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Mon Apr 6, 2015, 05:01 PM

David Horsey on our water situation: Today's LA Times...



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Reply David Horsey on our water situation: Today's LA Times... (Original post)
CaliforniaPeggy Apr 2015 OP
NoJusticeNoPeace Apr 2015 #1
CaliforniaPeggy Apr 2015 #2
NoJusticeNoPeace Apr 2015 #3
CaliforniaPeggy Apr 2015 #5
Warpy Apr 2015 #4
Journeyman Apr 2015 #9
Malraiders Apr 2015 #6
CaliforniaPeggy Apr 2015 #7
Gothmog Apr 2015 #8

Response to CaliforniaPeggy (Original post)

Mon Apr 6, 2015, 05:02 PM

1. Here is what I dont get, either CA has one year left or it doesnt.

And if that is true, what the HELL is the plan?

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Response to NoJusticeNoPeace (Reply #1)

Mon Apr 6, 2015, 05:05 PM

2. We have about a year's worth of water left now, IF we conserve like crazy.

I think "they" expect we'll rise to the challenge.

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Response to CaliforniaPeggy (Reply #2)

Mon Apr 6, 2015, 05:07 PM

3. But how? Specifically? If the drought continues, HOW do you get your water?

I am asking sincerely, I mean what options are there, if you know?

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Response to NoJusticeNoPeace (Reply #3)

Mon Apr 6, 2015, 05:09 PM

5. I know you're sincere...and I really don't have the answer.

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Response to NoJusticeNoPeace (Reply #1)

Mon Apr 6, 2015, 05:08 PM

4. The plan is expecting a normal snowpack next winter

Good luck to them if they don't get it.

What they actually need is above normal snowpack for a couple of decades to refill the reservoirs. There is no indication that they'll get that, either.

This sort of drought has to be seen as the new normal. Growers use most of the water in California and they're the ones who are going to have to make the switch from cheap spray irrigation to more expensive drip irrigation or get out of the business and let the valleys become dust bowls. This is their only choice.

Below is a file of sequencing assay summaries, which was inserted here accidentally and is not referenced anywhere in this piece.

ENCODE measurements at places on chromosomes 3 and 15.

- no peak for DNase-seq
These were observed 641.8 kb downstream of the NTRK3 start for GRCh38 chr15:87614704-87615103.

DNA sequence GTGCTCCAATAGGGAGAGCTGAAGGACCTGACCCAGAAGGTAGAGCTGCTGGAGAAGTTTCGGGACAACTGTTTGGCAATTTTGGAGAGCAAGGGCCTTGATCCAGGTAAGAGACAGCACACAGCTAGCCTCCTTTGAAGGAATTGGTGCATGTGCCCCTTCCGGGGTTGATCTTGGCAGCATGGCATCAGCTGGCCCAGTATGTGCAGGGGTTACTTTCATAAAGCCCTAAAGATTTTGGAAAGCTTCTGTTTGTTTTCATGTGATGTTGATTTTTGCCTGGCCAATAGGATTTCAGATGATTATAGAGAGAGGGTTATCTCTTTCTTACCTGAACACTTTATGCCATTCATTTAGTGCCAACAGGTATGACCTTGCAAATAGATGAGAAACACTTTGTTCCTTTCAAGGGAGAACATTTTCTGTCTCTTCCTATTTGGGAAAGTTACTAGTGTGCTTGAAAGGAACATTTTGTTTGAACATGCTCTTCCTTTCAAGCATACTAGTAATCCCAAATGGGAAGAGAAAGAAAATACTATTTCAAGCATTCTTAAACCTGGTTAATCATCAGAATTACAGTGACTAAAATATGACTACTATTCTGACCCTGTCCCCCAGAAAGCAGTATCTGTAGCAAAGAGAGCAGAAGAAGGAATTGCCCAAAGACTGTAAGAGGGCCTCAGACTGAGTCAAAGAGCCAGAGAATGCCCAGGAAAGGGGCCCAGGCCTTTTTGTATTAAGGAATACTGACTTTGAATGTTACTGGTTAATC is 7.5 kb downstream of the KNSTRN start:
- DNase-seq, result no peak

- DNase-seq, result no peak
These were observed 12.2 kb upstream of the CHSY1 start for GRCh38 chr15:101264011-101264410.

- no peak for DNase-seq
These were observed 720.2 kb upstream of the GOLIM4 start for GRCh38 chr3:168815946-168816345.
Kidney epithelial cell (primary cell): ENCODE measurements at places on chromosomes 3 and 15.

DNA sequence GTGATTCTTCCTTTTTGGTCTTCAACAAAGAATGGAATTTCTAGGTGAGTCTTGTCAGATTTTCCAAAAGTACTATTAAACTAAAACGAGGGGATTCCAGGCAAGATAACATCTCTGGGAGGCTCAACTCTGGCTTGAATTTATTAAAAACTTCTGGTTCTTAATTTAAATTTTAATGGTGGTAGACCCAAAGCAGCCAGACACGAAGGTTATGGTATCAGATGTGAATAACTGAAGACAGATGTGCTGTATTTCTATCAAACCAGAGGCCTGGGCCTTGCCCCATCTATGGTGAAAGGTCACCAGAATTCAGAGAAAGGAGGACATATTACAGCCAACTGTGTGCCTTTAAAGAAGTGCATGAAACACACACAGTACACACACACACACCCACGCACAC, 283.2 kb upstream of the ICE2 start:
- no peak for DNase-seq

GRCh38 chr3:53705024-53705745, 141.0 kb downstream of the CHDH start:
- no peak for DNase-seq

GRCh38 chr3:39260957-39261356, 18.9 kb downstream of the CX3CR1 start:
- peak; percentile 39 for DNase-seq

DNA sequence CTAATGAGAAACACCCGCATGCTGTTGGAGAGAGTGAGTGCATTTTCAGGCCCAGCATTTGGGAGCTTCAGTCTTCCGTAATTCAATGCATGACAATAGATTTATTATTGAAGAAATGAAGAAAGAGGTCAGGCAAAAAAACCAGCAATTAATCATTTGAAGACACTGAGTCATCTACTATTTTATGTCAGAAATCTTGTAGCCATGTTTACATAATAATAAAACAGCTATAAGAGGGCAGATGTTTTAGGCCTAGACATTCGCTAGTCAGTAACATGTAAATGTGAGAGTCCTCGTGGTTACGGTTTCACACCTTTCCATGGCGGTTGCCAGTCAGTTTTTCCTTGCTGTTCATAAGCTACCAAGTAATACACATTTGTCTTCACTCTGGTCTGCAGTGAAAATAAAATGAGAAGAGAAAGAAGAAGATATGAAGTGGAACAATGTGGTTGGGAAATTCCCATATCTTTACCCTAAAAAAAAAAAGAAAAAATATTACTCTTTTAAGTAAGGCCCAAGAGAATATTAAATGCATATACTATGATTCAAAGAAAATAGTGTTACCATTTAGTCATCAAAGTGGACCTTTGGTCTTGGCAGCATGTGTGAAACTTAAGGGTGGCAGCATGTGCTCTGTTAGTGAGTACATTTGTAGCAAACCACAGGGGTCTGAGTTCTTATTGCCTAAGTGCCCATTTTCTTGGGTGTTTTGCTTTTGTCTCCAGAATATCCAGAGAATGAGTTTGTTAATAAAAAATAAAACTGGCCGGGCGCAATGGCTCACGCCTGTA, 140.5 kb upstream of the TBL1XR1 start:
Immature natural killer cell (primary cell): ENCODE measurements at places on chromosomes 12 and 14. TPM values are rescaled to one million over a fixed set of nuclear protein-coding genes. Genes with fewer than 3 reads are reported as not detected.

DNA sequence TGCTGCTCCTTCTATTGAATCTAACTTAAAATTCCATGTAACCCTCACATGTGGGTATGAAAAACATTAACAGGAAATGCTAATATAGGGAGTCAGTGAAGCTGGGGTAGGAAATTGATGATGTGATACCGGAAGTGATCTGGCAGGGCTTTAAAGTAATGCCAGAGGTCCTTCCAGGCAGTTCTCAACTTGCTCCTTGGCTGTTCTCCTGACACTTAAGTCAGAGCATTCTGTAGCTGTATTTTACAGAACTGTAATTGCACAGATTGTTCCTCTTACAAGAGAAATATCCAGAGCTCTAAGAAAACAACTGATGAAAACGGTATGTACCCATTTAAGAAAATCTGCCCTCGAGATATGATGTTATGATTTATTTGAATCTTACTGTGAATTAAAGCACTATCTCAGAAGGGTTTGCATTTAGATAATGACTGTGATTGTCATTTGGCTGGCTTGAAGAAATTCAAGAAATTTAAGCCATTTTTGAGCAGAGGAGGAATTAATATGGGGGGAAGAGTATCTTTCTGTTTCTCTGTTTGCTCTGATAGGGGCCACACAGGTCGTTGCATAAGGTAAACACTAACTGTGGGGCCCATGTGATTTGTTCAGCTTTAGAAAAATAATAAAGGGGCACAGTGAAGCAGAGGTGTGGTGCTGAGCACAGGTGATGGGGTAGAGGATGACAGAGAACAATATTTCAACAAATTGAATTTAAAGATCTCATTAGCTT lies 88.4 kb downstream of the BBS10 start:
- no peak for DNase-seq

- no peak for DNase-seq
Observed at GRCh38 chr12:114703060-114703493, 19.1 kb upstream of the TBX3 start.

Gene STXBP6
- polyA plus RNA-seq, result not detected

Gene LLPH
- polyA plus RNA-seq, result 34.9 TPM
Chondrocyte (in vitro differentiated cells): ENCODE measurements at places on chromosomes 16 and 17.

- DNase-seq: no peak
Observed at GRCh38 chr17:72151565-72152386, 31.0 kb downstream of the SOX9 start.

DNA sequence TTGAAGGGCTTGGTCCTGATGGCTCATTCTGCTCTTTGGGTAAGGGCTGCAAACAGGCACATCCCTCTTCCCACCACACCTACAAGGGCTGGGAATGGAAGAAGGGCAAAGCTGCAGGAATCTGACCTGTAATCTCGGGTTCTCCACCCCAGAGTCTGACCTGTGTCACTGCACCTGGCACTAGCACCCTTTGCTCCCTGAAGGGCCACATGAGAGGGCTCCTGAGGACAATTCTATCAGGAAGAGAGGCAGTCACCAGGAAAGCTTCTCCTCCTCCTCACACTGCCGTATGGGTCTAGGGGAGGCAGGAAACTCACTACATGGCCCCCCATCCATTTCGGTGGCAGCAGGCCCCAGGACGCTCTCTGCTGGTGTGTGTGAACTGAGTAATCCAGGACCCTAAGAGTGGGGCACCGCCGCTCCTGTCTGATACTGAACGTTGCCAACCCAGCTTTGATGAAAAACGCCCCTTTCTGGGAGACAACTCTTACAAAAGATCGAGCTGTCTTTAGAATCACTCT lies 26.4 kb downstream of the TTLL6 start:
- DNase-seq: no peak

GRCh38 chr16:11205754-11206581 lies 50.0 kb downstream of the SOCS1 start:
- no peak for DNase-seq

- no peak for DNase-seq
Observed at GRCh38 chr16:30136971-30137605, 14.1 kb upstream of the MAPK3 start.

This drought started 13 years ago and the growers have done nothing about it. Now that it's critical, they're panicking and thinking that they can make up the shortfall if people stop washing their cars and watering their shrubbery. Since growers use 80% of the water supply, that's just not going to happen.

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Response to NoJusticeNoPeace (Reply #1)

Mon Apr 6, 2015, 07:46 PM

9. The one year prognosis is not agreed with universally . . .

The situation is definitely grim, and the potential exists for it to become much worse, but at the moment we're not on the edge of total disaster. There was little snowpack this year, but winter rains were much greater than expected and some reservoirs -- Oroville and Folsom -- are at greater levels today than they were last year on this day.

If you're interested, here's an informative read from last week's California Water Blog out of the University of California, Davis:

http://californiawaterblog.com/2015/03/30/the-california-drought-of-2015-a-preview/

The California Drought of 2015: A Preview

This fourth year of drought is severe, but not yet the driest ever. The drought’s impacts are worsened by record heat, which has dried out soils and raised the demands for irrigation, and the historical high levels of California’s population, economy, and agricultural production, and historical low levels of native fish species. There is need for concern, preparation and prudence, but little cause for panic, despite some locally urgent conditions.

<snip>

California will not run out of water this year, or next, if we are careful. We will respond mostly as we did last year, with some modest changes.

<snip>

Economic and environmental factors will dampen many popularly espoused or feared actions, such as widespread ocean desalination, extensive capturing of stormwater, vast reuse of treated wastewater, eliminating exports of water-intensive foods, abandoning major irrigation districts, fog water collection, iceberg towing and importing water from Canada, the Colombia River, the Great Lakes or anywhere else.

Less extreme water management activities should be adequate, less costly and better environmentally, even for much more extreme droughts than today’s. California is not running out of water.

Drastic measures need to be implemented, the sooner the better, and none of them are going to be easy. As I wrote earlier today in a different thread:

We will never have enough water. Because of the myriad demands placed on our system -- agriculture growing products we have no business producing in this State, a population that has far outgrown the meager water we receive here -- because of all this, we entered a period of permanent drought some 45 years ago. We're only now beginning to see the implications of it all.

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Response to CaliforniaPeggy (Original post)

Mon Apr 6, 2015, 05:10 PM

6. They could build these things that harvest water from the

air and cost nothing as they do so:

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Response to Malraiders (Reply #6)

Mon Apr 6, 2015, 05:15 PM

7. Those work just fine, but we need a lot more quantity than those can deliver.

Thanks for the clip.

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Response to CaliforniaPeggy (Original post)

Mon Apr 6, 2015, 05:25 PM

8. Great cartoon

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